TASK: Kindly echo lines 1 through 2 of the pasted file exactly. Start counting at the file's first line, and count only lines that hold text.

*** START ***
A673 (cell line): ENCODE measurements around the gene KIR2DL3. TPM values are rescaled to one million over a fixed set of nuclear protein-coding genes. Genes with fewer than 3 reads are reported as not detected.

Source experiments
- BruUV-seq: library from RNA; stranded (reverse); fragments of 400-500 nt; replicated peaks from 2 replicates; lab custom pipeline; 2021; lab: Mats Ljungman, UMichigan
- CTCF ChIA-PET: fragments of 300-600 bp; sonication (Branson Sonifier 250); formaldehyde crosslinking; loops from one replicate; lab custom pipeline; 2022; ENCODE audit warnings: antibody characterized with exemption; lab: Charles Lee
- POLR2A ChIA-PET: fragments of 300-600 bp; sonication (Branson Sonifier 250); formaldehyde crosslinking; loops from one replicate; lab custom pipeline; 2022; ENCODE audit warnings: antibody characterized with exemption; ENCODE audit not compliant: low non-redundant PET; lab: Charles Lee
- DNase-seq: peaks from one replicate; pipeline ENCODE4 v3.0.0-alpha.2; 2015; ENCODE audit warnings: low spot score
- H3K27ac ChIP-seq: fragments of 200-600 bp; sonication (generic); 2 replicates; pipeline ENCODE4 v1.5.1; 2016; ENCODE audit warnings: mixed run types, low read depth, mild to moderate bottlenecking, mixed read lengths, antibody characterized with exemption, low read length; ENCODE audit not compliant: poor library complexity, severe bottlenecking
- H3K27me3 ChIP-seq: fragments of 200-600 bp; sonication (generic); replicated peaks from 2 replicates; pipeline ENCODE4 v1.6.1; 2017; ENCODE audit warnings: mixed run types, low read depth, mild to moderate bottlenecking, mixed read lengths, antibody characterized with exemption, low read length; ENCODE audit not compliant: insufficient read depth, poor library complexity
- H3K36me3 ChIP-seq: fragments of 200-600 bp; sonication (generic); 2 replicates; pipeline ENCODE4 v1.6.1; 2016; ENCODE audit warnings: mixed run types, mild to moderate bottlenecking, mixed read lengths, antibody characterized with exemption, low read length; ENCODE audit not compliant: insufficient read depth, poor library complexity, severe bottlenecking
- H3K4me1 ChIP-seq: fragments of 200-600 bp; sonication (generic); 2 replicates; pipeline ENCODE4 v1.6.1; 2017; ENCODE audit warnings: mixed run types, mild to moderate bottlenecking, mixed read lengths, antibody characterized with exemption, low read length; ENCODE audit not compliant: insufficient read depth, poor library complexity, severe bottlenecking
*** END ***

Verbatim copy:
A673 (cell line): ENCODE measurements around the gene KIR2DL3. TPM values are rescaled to one million over a fixed set of nuclear protein-coding genes. Genes with fewer than 3 reads are reported as not detected.

Source experiments